By Jade Kim, Operations Administrator at Base 11
Oh, the smell of rocket fuel in the morning! Something the Base 11 Summer Fellows know all about now that they have completed their fellowships at USC’s Liquid Propulsion Lab.
During this rigorous 8-week program, students, under the guidance of graduate and undergraduate mentors, tested and launched a unique rocket system using engines developed locally at USC. They participated in ground test fires, procedures development, hands-on work in mechanical and electrical systems, and much more.
“I learned how to use flow equations to properly design rocket engines, as well as acquire real-time data for the Rocket’s Engine Control Unit using Raspberry Pi and Python code,” said Santa Ana College student Xavier Tan.
Sound complicated? That is because it absolutely is. However, the complexities of rocketry did not intimidate this year’s cohort, who welcomed the challenge as a profound learning experience.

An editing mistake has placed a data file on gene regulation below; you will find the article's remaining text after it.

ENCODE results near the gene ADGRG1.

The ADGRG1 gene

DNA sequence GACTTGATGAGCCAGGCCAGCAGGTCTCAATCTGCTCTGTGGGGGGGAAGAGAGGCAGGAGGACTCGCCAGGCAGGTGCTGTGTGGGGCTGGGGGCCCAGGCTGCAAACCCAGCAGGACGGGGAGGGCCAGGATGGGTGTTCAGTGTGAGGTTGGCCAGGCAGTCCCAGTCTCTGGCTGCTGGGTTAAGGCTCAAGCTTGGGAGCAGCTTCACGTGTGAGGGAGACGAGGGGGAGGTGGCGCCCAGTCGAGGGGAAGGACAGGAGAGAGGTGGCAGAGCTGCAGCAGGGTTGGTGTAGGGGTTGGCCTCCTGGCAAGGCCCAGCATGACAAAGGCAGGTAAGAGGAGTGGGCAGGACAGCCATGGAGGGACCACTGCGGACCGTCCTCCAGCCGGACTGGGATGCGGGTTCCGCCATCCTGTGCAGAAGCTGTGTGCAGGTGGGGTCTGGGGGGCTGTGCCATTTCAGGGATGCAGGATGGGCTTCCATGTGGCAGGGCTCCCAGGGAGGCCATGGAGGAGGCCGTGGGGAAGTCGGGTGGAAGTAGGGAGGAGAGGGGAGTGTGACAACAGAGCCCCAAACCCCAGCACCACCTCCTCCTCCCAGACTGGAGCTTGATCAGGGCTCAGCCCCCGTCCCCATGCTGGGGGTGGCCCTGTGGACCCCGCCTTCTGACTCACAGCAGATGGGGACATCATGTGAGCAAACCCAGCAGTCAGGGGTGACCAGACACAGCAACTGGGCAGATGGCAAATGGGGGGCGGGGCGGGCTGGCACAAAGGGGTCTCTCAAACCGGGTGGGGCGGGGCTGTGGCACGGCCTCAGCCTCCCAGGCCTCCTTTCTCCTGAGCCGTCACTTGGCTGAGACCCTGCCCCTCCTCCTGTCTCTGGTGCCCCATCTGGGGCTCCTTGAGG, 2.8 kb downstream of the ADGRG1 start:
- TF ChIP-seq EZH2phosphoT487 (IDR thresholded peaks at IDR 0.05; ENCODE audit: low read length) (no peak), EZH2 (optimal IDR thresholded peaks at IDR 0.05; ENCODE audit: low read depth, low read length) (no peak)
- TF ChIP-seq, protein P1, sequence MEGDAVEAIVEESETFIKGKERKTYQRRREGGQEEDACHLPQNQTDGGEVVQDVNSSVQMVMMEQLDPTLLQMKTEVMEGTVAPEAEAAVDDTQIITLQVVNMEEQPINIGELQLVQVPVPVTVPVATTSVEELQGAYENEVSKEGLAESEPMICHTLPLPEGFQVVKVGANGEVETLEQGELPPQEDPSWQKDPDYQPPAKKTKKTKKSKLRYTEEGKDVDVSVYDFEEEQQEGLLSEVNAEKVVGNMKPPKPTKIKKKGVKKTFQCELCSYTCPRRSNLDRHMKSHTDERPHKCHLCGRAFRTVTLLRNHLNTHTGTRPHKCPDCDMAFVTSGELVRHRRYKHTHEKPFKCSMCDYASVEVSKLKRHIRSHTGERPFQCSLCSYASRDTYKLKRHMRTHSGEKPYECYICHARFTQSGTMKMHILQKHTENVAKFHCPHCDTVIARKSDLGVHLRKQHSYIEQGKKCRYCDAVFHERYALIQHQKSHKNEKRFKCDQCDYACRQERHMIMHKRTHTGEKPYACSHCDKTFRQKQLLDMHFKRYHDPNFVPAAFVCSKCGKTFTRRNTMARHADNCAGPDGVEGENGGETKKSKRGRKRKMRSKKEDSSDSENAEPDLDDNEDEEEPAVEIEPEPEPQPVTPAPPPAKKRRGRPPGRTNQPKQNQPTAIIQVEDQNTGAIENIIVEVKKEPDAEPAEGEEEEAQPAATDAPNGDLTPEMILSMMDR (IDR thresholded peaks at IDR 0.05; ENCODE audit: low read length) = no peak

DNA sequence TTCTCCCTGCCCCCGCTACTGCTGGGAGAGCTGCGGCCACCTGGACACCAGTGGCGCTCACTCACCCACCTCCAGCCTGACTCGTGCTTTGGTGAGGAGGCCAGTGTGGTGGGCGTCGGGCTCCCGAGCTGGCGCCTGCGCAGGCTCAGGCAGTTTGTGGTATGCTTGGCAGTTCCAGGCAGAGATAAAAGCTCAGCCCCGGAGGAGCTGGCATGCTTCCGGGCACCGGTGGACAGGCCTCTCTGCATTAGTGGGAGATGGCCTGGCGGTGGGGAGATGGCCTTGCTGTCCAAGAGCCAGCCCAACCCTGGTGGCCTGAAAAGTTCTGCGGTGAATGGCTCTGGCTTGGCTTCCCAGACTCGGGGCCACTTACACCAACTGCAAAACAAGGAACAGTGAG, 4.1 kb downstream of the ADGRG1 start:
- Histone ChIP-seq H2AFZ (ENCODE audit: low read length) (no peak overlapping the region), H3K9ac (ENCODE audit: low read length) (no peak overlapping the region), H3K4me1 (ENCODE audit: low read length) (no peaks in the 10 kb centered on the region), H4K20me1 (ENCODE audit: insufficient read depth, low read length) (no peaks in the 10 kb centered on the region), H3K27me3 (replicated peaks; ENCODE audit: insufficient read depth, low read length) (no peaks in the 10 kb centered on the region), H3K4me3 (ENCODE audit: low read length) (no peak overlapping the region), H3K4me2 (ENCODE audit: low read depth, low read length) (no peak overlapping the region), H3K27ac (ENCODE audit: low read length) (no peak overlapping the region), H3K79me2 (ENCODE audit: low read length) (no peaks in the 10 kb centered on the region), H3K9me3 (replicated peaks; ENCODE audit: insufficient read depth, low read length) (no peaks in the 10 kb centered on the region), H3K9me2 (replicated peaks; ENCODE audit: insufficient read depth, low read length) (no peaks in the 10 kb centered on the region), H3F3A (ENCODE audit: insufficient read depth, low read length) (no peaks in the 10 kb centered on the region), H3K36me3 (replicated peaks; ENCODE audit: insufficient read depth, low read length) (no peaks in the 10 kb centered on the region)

“They are motivated — a lot,” said the LPL’s lead engineer and mentor Jan Fessl.
“The big learning curve, especially in the beginning, was the biggest challenge. I got into the program with huge excitement, but zero background about rockets. However, my mentors’ guidance and encouragement led me to learn quickly and keep up with the projects and workload,” said Glendale Community College student Serli Alexandi.
The program concluded with a presentation of their research proposals modeled after professional technical meetings. Students were able to showcase their hard work as well as a prototypes of their ideas, preparing them for successful future interviews with their dream employers.
“I gained valuable connections in the industry as well as hands-on experience in the lab. I now see myself applying to different companies with confidence and a different mindset,” said Sergio Sandoval, a student at Santa Ana College.
Equipped with this invaluable knowledge and experience of working in the Liquid Propulsion Lab, the Base 11 fellows have a very bright path ahead of them. Several have already been accepted into four-year universities, including two who will be continuing their work with the LPL team at USC in the fall.
As for the families of these accomplished scholars, Xavier thoughtfully sums it up: “They are very proud and happy that I am able to get such unique experience working in a sector that I have interest in and am passionate about.”